Definition of gerrymander in English:
verb[with object] (often as noun gerrymandering)
- He said the party had impoverished its supporters and predicted that they would turn against the ruling party, no matter how the constituency boundaries were gerrymandered.
- Politicians have come to see manipulation of the vote much as they see gerrymandering boundaries of voting districts - all part of the electoral game.
- If anything, it reinforced perceptions that the board and the ANC were simply gerrymandering provincial boundaries to suit short-term political ends.
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- As Polsby points out, the art of the gerrymander is another instance with respect to which the constitutional order has been turned on its head.
- In a gerrymander in 1923, Unionists wrested control from Nationalists, an arrangement reinforced in the 1930s.
- Despite a gerrymander, the number of opposition seats rose from 22 to 45, mostly at the expense of the ruling party.
Early 19th century: from the name of Governor Elbridge Gerry of Massachusetts + salamander, from the supposed similarity between a salamander and the shape of a new voting district on a map drawn when he was in office (1812), the creation of which was felt to favor his party: the map (with claws, wings, and fangs added), was published in the Boston Weekly Messenger, with the title The Gerry-Mander.
Half-man, half-lizard—that is a gerrymander. In political contexts gerrymandering is manipulating the boundaries of electoral districts to give an advantage to a particular party or class. The term was coined when Elbridge Gerry, governor of Massachusetts in 1812, created a new voting district that appeared to favour his party. Because the shape of this new district vaguely resembled the outline of a salamander, a map, embellished with claws, wings, and fangs, was published in the Boston Weekly Messenger, with the title The Gerry-Mander.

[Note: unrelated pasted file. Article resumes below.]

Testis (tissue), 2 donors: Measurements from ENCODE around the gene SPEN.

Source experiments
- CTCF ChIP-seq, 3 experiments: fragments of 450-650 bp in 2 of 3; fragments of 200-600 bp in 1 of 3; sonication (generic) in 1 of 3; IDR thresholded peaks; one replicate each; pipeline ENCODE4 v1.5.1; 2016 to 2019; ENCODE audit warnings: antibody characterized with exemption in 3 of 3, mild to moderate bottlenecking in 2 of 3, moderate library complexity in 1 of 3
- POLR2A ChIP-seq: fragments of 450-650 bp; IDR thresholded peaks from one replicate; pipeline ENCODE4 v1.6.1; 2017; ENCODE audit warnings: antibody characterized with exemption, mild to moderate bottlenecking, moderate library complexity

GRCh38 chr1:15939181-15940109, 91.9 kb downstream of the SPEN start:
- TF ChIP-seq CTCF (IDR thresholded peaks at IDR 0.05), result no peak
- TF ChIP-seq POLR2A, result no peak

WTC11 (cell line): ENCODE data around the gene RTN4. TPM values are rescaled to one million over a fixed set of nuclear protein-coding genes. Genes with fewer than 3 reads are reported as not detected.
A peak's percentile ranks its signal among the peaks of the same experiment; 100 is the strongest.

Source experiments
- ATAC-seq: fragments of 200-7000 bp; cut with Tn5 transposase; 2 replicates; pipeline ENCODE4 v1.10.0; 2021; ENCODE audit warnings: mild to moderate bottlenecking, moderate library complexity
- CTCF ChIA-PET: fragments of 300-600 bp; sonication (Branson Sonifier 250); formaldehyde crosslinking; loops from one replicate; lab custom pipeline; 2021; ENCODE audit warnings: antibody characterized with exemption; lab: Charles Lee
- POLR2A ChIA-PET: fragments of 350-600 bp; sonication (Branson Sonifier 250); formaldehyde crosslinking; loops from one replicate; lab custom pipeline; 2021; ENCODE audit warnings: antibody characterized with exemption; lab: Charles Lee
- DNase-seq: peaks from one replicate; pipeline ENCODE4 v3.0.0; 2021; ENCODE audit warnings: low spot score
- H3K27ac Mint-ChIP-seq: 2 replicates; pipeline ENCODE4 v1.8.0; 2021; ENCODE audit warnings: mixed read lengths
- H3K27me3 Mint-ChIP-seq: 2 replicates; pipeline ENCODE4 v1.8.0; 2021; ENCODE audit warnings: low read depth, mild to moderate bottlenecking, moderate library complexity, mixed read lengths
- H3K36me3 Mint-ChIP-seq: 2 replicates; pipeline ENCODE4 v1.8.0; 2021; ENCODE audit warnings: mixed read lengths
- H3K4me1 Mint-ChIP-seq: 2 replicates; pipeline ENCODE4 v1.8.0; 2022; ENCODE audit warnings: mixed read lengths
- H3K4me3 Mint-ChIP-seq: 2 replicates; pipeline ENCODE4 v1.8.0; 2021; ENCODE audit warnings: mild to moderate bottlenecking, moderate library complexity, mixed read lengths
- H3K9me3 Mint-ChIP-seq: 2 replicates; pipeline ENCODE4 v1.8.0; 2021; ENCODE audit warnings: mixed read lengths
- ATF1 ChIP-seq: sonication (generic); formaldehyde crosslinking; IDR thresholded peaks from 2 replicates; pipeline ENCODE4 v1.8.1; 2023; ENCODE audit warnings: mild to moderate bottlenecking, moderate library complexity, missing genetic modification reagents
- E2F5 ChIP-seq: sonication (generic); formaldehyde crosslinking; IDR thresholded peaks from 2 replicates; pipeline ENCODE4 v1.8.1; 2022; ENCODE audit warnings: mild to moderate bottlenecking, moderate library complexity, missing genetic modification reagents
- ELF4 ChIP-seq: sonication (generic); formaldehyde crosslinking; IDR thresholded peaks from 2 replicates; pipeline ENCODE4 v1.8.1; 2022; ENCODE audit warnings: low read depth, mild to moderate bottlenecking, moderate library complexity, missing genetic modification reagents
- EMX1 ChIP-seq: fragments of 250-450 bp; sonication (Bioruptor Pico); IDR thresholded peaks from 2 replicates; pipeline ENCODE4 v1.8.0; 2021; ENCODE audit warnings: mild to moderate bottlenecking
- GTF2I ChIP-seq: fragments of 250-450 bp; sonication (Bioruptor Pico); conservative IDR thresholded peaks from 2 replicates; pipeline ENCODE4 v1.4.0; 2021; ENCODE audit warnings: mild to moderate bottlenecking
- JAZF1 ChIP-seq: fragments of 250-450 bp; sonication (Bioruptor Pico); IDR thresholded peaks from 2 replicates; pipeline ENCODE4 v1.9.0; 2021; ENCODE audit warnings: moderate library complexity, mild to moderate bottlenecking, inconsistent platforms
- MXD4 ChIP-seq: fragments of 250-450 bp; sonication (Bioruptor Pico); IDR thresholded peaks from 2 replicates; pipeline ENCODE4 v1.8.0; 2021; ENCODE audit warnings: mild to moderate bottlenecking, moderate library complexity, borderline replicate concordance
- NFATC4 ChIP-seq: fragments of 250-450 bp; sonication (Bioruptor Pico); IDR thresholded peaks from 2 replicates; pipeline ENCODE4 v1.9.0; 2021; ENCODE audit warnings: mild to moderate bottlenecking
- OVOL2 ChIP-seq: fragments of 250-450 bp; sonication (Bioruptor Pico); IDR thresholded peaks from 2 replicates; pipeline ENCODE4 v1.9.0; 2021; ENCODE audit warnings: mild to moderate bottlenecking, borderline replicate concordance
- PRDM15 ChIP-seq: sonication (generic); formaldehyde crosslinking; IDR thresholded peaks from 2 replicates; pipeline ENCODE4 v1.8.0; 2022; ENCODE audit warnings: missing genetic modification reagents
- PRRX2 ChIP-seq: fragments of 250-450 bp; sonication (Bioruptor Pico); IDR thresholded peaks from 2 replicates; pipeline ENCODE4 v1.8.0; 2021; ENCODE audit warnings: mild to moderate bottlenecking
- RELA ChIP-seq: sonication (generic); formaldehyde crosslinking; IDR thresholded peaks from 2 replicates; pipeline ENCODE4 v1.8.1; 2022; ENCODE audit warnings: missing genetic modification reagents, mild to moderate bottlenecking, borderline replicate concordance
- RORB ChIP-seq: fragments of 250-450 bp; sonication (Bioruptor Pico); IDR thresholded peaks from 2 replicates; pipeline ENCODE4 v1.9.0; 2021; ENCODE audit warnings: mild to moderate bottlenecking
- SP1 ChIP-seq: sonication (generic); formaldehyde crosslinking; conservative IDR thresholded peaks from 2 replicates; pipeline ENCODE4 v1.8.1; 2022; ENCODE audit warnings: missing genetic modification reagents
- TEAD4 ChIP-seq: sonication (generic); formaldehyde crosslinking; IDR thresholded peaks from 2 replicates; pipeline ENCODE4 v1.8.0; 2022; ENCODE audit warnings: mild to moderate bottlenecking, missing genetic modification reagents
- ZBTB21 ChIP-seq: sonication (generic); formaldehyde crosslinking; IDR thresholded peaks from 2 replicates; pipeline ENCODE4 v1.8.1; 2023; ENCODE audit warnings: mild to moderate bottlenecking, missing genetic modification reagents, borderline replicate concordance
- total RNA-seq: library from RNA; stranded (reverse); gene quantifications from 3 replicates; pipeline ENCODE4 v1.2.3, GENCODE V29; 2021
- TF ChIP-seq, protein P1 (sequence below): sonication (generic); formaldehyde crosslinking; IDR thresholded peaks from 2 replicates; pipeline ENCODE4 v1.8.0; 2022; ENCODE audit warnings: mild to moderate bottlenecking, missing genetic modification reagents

- Example sentences
- It's possible the court will find that this time the gerrymanderers in North Carolina have simply gone too far.
- A successful gerrymanderer begins by assuming that his party has a certain amount of support statewide; he then apportions that support strategically among individual districts.
- Without it, gerrymanderers armed with sophisticated technology and facing few real constraints could run wild, causing minority representation in Congress to shrink dramatically.
Words that rhyme with gerrymanderoverlander
Definition of gerrymander in:
- British & World English dictionary
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